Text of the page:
by David Wood

Politics is a tribal business. It is a strange world where you can virulently disagree with somebody in private, but because they are ‘one of us’, to coin one of Margaret Thatcher’s favourite expressions, you would not be able to get a fag-paper’s worth of difference in opinion when expressed publicly. This nether-world also means that there are those who will instantly dismiss the opinions of anyone who doesn’t share their own particular political hue.

He’s Labour – typical bleeding-heart, nanny-state wet-nurse, doesn’t understand business or the real world’.

‘I don’t know how she can date a Tory, isn’t she always claiming to be sooo left-wing? What a sell-out,’ they will pronounce.

‘You know he’s a Lib Dem? There are two things about him I can’t stand.’

‘What are they?’

‘His face.’

That sort of thing.

So it has been interesting to see the fallout from Baroness Sayeeda Warsi’s resignation from government over Middle East policy. It is a rare thing for a modern-day politician to resign on a point of principle, especially after they have had the chance to grow accustomed to the perks, the ministerial car, the invitations, foreign trips, the media interest. So there is now unquestionably a large degree of previously-untapped admiration for Baroness Warsi, not only for her act, but for the uncompromising way in which she gave her reasons for doing so. To call government policy over Gaza ‘morally indefensible’, ‘detrimental’ to the national interest and risked radicalising young Muslims both here and abroad, meant that for many of us this was the first time someone from the government benches reflected our feelings on the current outrage. Unfortunately she had to resign to do so.

Outside of No. 10
Outside of No. 10

Make no mistake, this is a massive blow to a Conservative Party at pains to suggest that it is becoming more representative of modern Britain. As the Yorkshire-born daughter of Pakistani parents, and a Muslim to boot, opportunities were never missed to wheel Warsi out as the poster-girl of the new Conservative Party, diverse, inclusive. No longer ‘pale, stale and male.’ And dressed in a traditional South Asian salwar-kameez as she entered 10 Downing Street to attend her first Cabinet meeting, the image was certainly striking and, I daresay, a source of great pride to many in this country – particularly those who share similar backgrounds.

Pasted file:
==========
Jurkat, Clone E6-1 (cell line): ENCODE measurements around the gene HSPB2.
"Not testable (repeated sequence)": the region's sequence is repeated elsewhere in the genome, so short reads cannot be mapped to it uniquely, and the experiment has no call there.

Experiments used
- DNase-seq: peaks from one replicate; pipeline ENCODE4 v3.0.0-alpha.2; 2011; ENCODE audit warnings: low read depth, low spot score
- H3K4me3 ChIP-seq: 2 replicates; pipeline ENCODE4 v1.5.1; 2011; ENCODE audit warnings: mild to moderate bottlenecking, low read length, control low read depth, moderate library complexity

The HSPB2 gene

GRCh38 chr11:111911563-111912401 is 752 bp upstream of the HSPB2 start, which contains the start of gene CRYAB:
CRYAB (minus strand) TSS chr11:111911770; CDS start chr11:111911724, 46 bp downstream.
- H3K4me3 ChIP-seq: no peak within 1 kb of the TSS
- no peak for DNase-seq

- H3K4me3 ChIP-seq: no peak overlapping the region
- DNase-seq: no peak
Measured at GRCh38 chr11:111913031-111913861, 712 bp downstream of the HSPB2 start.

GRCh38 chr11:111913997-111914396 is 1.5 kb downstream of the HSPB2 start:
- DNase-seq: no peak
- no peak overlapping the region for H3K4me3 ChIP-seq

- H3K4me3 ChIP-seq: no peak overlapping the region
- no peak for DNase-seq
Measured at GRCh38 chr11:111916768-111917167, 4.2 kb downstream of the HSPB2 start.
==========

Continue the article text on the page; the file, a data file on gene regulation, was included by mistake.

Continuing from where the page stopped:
Now she has gone, many of those same people who were happy to praise her when a TV camera was close – ‘a great asset in building our reputation overseas and representing the British Government’, the Prime Minister said in 2012 – are equally quick to question her competence and criticise her for doing what appears to be that rare thing – resigning from office on a point of principle.

’A disappointing and frankly unnecessary decision’, Chancellor George Osborne calls her resignation, dispensing with the usual niceties present at such moments. ‘Over-promoted, incapable, incompetent.’…’has form on Hamas’…among descriptions used by Conservative-leaning commentators. We can all see what’s happening here.

As a result, we have the strange spectacle of her defence being mounted primarily by previously-opposed Labour politicians. ‘Principled’, ‘Capable’, ‘My brave friend’ among the terms used to describe her.